But the children who play in this beautiful room share an ugly experience: They've all had their lives interrupted by domestic violence.
Women go to the YWCA Battered Women's Shelter to escape abuse, and they usually aren't alone. Today, just over half of the people staying in the shelter are children.
Most of the women there today grew up with violence in their homes, said Theresa Adair, director of the shelter's Continuum Care Services. The services available for children now weren't around for them.
"Hopefully, that will make a difference," Adair said, "(so) that we'll be able to break that cycle."
The shelter's playroom is quiet this morning. Most of its usual guests are off at summer camp, but the scuffmarks on the newly repainted walls show that this emptiness is uncommon.
It's a safe place to play, but the children at shelters like this need more. They have bruises that are less obvious than those on mom.
"They're at higher risk for almost everything bad that can happen to a kid," said Dr. Barbara Boat, psychologist and director of the Childhood Trust at Children's Hospital Medical Center.
The danger to them, she said, goes beyond the physical to difficulty in school, nightmares, sleeplessness, isolation, feelings of guilt and turning to aggression to solve problems. "(Children) are hard-wired to know that their welfare depends on the welfare of their caregiver," she said.
Healing for the child begins when the violence stops and the child feels safe. Boat said that talking about experiences and letting children know what to do when they feel threatened can help as well.
The children at the shelter are put into small groups to help them work through their problems Adair said. Group leaders stress to the children that the violence isn't their fault and that this is a place where they can feel safe to express their feelings.
Another obstacle these children face is schooling. The kids often stop going to their current school upon entering the shelter because abusers can use it to track the children back to their mothers.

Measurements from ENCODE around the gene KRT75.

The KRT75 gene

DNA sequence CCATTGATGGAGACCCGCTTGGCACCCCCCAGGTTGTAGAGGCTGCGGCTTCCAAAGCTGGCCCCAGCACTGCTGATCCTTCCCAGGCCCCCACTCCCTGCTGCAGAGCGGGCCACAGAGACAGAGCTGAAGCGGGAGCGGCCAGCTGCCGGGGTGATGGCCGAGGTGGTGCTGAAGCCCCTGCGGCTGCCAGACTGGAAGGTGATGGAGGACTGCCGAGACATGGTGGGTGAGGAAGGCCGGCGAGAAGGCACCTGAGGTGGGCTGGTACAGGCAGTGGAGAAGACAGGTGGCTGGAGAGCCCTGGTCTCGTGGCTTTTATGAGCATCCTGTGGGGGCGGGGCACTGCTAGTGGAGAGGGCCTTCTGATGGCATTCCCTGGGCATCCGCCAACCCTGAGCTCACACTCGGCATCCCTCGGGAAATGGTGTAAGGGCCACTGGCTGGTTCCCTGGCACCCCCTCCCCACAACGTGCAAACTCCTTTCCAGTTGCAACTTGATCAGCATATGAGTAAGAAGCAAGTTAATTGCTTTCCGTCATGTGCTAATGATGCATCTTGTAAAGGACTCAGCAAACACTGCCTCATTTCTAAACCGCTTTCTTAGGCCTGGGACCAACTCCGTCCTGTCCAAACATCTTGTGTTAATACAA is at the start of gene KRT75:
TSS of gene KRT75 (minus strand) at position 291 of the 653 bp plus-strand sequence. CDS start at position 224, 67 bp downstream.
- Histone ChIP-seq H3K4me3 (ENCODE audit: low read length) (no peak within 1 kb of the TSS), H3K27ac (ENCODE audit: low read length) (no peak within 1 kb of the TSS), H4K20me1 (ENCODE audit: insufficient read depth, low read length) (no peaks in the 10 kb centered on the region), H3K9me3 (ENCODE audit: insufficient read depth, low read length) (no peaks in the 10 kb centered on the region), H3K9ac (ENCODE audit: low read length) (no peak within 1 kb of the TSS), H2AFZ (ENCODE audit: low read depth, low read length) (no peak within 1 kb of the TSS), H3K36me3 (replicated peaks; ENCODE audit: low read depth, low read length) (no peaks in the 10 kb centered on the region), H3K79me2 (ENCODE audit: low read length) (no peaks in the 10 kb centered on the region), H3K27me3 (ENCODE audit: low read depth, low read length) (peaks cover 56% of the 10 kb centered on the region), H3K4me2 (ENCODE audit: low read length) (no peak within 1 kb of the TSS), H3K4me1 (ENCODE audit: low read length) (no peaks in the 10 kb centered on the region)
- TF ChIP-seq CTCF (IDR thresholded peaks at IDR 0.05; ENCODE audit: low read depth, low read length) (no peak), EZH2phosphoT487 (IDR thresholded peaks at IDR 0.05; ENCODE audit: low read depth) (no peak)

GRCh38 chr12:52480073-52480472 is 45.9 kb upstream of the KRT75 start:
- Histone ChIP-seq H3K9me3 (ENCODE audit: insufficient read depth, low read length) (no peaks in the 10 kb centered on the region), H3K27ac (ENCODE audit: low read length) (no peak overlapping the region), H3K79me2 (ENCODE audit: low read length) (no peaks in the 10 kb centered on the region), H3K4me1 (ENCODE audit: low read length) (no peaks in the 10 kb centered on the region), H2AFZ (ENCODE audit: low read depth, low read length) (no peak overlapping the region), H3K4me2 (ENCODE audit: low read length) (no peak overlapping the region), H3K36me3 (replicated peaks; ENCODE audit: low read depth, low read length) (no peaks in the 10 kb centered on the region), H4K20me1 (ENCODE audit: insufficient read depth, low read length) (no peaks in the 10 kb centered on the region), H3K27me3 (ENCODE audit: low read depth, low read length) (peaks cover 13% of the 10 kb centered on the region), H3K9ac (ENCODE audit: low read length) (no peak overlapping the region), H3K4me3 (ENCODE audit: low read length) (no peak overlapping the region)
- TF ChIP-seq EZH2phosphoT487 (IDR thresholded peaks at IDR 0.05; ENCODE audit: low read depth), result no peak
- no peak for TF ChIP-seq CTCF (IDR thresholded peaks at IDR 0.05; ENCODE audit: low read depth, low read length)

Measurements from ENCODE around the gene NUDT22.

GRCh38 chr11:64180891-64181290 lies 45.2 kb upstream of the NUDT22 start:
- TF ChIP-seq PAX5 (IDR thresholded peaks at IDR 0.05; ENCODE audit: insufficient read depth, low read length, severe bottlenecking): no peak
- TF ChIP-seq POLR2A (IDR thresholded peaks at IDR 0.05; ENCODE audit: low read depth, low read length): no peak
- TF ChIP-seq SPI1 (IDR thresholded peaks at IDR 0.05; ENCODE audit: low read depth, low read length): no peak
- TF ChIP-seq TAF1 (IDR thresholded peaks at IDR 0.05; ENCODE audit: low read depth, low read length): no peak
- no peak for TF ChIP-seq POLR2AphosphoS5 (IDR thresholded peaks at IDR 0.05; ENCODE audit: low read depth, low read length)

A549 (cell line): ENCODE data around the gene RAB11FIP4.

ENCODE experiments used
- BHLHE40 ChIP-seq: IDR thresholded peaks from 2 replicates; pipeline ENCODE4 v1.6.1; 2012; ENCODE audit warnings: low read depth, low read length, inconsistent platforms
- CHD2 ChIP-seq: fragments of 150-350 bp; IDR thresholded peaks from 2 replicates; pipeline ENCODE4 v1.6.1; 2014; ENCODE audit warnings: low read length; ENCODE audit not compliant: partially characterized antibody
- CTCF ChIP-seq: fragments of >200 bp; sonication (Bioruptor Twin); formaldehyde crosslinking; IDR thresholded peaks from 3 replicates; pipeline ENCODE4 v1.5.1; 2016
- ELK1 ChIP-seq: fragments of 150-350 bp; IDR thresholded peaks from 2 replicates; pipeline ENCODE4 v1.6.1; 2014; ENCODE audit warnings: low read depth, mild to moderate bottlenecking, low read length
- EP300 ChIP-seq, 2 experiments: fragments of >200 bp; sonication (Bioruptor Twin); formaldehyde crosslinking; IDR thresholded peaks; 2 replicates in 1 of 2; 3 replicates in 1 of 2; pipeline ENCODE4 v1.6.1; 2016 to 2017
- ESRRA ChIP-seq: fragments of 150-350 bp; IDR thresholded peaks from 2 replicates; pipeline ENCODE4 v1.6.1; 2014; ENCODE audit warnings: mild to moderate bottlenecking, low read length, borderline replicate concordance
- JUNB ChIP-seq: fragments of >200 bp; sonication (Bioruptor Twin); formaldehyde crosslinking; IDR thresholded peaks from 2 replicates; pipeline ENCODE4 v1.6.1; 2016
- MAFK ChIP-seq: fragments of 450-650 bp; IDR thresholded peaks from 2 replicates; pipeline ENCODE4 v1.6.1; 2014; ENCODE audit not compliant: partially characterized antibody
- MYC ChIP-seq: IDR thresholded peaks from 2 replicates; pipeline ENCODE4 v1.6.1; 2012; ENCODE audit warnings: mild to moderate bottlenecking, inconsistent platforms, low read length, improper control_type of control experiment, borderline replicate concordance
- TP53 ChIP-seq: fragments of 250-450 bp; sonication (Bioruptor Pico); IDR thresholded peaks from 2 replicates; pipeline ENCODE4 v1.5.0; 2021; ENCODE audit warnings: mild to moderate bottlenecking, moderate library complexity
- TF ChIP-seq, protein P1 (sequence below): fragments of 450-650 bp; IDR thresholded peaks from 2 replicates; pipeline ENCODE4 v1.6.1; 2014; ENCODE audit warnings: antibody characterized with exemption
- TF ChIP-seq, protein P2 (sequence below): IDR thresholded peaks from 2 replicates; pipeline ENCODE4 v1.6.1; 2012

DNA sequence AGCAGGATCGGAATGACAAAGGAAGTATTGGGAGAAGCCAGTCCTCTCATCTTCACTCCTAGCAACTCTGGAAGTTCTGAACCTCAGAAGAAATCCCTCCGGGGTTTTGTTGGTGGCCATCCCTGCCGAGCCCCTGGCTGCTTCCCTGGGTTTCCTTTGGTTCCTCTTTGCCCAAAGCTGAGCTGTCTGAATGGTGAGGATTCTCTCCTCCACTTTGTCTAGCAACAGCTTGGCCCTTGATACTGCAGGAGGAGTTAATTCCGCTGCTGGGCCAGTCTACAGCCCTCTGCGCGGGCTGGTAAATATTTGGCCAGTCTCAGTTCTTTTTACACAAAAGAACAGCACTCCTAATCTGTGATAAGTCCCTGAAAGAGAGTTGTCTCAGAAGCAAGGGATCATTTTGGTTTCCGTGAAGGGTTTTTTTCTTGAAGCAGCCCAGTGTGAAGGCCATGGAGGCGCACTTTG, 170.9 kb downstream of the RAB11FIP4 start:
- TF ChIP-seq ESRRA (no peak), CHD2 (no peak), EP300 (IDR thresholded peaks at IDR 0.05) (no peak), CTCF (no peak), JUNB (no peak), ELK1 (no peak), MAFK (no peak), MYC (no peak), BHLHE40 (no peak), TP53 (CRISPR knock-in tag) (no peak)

This fall, Adair said, the shelter will be starting its own school for kindergarten through eighth graders with the permission of Cincinnati Public Schools. The goal is to use the school to prevent truancy and to help the children maintain their academic credit while in the shelter.
Later in life, children who grow up with domestic violence are prone to other troubles as well. Boat said current research shows children who grow up in the presence of violence are:
· Six times more likely to commit suicide;
· 24 times more likely to be sexually assaulted;
· 60 times more likely to engage in delinquent behavior as an adult; and
· 1,000 times more likely to be abusers themselves.
It's the last statistic that Jim Beiting focuses on. As the director of the Amend Adolescent Program of the YWCA, Beiting stresses education and prevention by working with children at risk for violent behavior and their parents. He believes the "vast majority" of the kids in the program grew up with domestic violence.
Typically, children are referred by juvenile courts to attend the program as part of their sentence or are recommended to it by the Department of Human Services, Beiting said.
The program has just recently taken off since it's inception about six years ago, he said, because "people are recognizing the need to intervene with kids at an earlier age" -- not because there's more violence.
This year, about 250 people will go through the program; one-third are parents and the rest are adolescents. Once a week for 15 weeks, the adolescents meet in groups of eight defined by age and gender. Parents meet in a separate group. A facilitator leads the adolescents in role-playing, discussion and film education to teach them to build healthy relationships and ways to solve problems without violence.
Funding from a $40,000 grant from the Butler Foundation last May will bring the Amend Adolescent Program to area high schools. Jewish Family Service, YWCA and Women Helping Women have teamed up to offer teen violence prevention programming in high schools for the 2000-2001 school year, said Kathleen Tamarkin, director of the Family Life Education Department at Jewish Family Service.